Digital Signage SaaS Fully Explained

Posted by on Jul 6, 2011 in Blogger, Software

Software-as-a-Service” has become one of those industry buzz phrases which is plastered across cyberspace, but is rarely–if ever–understood completely. Deep in the the crowds of the numerous digital signage software vendors there are those who are continually shouting, “software as a service!” but less are actually providing a FULL SaaS solution for their software. What is the difference between digital signage on the cloud, or sign hosting, and full software-as-a-service? I am going to briefly discuss some of these issues because there are always those that take a very self-serving definition for software-as-a-service.

What Does Software-as-a-Service Include?

There is certainly a difference between hosting content assets for a network and offering software-as-a-service. SaaS requires a few vital elements above and beyond standard content hosting and content management. First, software-as-a-service is just that, it means there is service involved. Hosting alone does not necessarily entail all the service involved in SaaS. Oh contra ire, true SaaS means there is a customer service rep of some sort on the other end. While this required service may not include 24x7x365 operators on call, it should give signage customers some sort of warm fuzzies knowing they’ve a customer service agent on-call during normal business hours. I could certainly devote an entire treatise, not just a post, to customer service. I won’t, but I would like to side with Walt Disney who said,

Do what you do so well that they will want to see it again and bring their friends.

I can also relate with Jerry Fritz who said,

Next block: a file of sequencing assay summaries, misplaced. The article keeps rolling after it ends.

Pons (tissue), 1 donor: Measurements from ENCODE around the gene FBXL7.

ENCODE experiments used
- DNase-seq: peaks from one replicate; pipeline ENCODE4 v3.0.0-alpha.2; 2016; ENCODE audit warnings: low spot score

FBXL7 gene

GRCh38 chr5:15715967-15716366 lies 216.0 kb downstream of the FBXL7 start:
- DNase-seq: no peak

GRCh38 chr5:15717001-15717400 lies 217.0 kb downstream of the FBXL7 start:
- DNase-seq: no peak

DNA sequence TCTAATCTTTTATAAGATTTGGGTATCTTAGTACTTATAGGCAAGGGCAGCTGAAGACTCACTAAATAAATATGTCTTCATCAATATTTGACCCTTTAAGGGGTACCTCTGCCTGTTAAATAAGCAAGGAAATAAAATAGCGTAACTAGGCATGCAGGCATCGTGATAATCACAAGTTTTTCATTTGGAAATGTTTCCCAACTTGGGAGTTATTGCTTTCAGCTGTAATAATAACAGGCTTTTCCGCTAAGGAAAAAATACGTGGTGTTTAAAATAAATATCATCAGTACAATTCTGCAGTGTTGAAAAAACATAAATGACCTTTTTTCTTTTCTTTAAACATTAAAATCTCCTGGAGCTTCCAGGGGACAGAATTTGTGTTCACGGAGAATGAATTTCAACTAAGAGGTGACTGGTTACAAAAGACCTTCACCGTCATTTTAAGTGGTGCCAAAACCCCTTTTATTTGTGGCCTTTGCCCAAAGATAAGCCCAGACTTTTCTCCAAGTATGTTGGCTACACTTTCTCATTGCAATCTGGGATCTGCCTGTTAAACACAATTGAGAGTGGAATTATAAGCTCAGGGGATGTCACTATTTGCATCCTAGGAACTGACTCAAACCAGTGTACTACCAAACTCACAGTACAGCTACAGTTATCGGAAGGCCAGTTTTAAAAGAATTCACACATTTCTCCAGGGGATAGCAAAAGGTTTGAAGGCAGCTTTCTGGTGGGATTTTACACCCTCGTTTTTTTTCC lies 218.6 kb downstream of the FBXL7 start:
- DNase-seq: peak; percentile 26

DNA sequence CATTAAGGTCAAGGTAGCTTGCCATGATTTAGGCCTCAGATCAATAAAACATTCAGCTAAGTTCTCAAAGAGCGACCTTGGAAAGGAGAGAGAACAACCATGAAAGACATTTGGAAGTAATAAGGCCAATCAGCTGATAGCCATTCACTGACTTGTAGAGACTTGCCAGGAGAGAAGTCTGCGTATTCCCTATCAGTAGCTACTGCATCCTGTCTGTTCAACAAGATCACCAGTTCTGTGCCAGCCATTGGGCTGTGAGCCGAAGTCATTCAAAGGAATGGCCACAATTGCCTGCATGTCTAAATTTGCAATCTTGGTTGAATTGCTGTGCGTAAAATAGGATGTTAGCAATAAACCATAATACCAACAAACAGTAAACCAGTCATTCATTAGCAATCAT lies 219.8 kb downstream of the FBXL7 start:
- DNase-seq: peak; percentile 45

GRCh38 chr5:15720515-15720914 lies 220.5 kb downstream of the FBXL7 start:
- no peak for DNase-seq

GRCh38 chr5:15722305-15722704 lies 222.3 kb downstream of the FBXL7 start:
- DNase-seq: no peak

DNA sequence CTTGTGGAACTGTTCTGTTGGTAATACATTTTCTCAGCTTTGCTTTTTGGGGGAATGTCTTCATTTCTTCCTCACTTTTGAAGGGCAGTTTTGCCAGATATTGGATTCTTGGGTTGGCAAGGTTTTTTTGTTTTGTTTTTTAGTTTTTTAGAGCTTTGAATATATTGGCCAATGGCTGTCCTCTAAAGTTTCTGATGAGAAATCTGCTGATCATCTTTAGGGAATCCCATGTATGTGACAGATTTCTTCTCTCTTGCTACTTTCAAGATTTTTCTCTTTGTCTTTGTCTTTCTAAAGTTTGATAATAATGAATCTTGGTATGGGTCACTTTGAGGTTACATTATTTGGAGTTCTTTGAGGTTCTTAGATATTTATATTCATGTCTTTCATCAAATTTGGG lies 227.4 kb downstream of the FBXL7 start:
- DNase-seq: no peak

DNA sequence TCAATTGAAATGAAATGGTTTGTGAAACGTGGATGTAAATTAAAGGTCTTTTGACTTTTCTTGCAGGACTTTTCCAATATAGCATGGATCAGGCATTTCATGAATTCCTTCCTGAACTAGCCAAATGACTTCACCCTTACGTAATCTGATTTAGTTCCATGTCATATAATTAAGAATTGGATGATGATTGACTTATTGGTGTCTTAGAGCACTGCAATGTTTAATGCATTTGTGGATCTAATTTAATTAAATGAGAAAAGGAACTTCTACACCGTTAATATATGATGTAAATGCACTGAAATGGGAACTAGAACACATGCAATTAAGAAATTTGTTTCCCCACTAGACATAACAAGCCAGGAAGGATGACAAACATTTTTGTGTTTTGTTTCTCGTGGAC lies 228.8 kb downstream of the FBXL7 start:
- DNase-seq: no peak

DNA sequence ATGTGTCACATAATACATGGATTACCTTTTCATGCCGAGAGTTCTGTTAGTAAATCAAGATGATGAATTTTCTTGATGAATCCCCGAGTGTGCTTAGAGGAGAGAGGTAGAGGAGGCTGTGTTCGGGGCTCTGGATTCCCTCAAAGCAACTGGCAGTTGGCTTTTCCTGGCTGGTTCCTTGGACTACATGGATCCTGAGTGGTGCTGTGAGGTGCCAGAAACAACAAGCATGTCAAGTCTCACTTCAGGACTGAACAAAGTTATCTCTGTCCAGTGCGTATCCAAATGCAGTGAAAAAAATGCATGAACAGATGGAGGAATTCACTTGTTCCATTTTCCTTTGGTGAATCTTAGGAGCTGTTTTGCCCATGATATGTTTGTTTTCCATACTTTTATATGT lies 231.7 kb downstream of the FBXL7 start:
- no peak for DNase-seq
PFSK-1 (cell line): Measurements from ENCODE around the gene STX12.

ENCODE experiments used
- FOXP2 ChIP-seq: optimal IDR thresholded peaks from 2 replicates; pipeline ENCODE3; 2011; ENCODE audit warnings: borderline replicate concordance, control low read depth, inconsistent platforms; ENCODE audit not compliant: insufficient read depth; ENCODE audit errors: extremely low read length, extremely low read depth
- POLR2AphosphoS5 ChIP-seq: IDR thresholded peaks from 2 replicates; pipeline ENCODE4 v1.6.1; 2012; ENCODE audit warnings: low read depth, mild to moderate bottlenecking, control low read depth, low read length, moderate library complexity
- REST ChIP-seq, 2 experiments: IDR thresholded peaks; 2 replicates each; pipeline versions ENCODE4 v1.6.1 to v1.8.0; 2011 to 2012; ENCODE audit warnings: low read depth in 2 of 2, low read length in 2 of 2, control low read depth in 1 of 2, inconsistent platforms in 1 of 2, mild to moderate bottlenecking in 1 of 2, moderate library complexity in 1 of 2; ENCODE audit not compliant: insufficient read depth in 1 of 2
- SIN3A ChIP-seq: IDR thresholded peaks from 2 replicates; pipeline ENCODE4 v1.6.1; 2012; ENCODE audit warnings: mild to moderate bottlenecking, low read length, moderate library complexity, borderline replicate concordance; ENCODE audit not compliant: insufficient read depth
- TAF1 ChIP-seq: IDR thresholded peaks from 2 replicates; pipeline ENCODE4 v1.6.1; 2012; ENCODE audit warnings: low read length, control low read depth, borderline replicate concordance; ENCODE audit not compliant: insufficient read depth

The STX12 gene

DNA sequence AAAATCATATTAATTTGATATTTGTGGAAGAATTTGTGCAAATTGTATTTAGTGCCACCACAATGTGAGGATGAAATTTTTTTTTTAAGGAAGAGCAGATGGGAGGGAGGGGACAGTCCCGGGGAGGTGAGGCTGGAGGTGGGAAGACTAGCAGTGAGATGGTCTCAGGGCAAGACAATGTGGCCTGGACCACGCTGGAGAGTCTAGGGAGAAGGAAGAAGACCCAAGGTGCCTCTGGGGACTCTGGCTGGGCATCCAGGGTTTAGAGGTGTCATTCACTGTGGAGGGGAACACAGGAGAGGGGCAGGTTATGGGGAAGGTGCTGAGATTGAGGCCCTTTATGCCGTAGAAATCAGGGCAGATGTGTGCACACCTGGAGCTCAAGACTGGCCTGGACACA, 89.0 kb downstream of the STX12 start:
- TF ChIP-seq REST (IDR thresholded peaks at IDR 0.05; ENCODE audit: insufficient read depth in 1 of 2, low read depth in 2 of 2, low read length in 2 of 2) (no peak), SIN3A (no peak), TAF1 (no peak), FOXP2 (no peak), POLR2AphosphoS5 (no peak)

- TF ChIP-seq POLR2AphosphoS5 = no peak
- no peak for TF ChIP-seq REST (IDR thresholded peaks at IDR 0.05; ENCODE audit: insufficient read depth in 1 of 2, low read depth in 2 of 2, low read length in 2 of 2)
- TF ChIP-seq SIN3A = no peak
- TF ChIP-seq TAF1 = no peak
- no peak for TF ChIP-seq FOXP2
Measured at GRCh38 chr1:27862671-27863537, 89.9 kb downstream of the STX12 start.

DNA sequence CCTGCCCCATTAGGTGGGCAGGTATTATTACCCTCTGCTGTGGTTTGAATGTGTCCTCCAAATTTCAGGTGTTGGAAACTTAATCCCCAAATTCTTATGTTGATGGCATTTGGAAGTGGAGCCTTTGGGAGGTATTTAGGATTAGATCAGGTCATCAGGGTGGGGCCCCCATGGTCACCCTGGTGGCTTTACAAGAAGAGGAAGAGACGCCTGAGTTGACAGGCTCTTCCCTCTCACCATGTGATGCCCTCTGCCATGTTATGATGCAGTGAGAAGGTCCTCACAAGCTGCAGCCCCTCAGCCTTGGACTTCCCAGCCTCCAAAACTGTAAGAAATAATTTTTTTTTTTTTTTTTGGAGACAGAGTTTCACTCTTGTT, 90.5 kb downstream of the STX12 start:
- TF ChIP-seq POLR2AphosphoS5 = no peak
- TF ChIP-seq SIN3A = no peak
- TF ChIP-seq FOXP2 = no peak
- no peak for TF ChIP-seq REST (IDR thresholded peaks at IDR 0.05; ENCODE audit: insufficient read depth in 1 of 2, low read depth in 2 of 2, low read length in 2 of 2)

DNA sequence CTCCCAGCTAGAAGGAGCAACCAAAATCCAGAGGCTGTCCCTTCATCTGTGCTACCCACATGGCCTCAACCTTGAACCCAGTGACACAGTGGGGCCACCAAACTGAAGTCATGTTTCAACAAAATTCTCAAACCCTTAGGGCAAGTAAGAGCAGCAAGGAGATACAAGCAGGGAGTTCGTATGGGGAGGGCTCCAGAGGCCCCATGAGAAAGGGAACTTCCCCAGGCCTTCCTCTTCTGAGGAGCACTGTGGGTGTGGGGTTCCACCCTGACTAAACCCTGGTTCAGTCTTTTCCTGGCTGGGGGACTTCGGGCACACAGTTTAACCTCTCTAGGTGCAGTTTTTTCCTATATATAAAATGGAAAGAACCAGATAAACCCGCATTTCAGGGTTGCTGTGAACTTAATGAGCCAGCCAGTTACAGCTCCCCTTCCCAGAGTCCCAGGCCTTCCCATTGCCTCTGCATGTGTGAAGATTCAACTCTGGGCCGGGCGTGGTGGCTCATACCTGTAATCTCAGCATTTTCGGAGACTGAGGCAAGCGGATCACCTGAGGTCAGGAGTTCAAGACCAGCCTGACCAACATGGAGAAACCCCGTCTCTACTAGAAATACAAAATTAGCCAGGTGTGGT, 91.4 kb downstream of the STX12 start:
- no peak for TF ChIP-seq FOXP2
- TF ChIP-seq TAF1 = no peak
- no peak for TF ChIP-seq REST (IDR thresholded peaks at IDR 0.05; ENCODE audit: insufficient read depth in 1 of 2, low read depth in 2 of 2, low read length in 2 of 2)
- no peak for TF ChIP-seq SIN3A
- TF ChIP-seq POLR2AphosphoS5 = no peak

You’ll never have a product or price advantage again. They can be easily duplicated, but a strong customer service culture can’t be copied.

The second and vital component in software-as-a-service is generally some hardware or software maintenance. In many instances, there is no guarantee on hardware, but software should be completely maintained under the maintenance contracts of SaaS providers. I see personalized quotes sent out daily to various companies around the globe whose recurring software or hardware maintenance states, “18% for annual maintenance and support.” While this generally is quoted out in non-SaaS scenarios, SaaS offerings get the hosting and then some, which would generally include some software and hardware maintenance.

Hardware maintenance would certainly include redundancy of servers in the server farm, and replacement of any server that goes down. It may not include support for the digital signage player. Software, on the other hand, is generally a bit more flexible when it comes to regular updates, upgrades, fixes, and patches. If the digital signage software you are working with does not include a development team who works for the betterment of your network, you may want to consider getting something new. Every industry, including this one is in a constant change mode. If your provider does not adapt, they will die. And their death means the leaches that feed off of them will also soon die accordingly.

Third in the list of required aspects to software-as-a-service is initial and on-going training. Initial training is perhaps the most important aspects in the “service.” Even in the instance of hosting your own software, there is generally some training given. Some are slower than others in grasping how different software platforms can perform and hence training requires patience and is best measured on a case-by-case basis. The second most important type of training beyond initial training generally includes new software updates training. This type of training is less time-intensive because it usually is only used to explain a new feature or widget, but this type of instruction is often necessary to keep vendors up-t0-snuff on latest trends. Webinars are one of the most excellent methods in accomplishing this.

The fourth and final aspect often overlooked in providing true “software-as-a-service” is the hosting itself. Sadly, hosting content is often all that is provided in many instances. The “service” of an actual human being is eliminated and the only piece of the pie is the content, content management portal, and data storage and transfer options. There is not too much actual service to render once the hosting is set up for such a network. True software-as-a-service requires so much more than many are willing to give.

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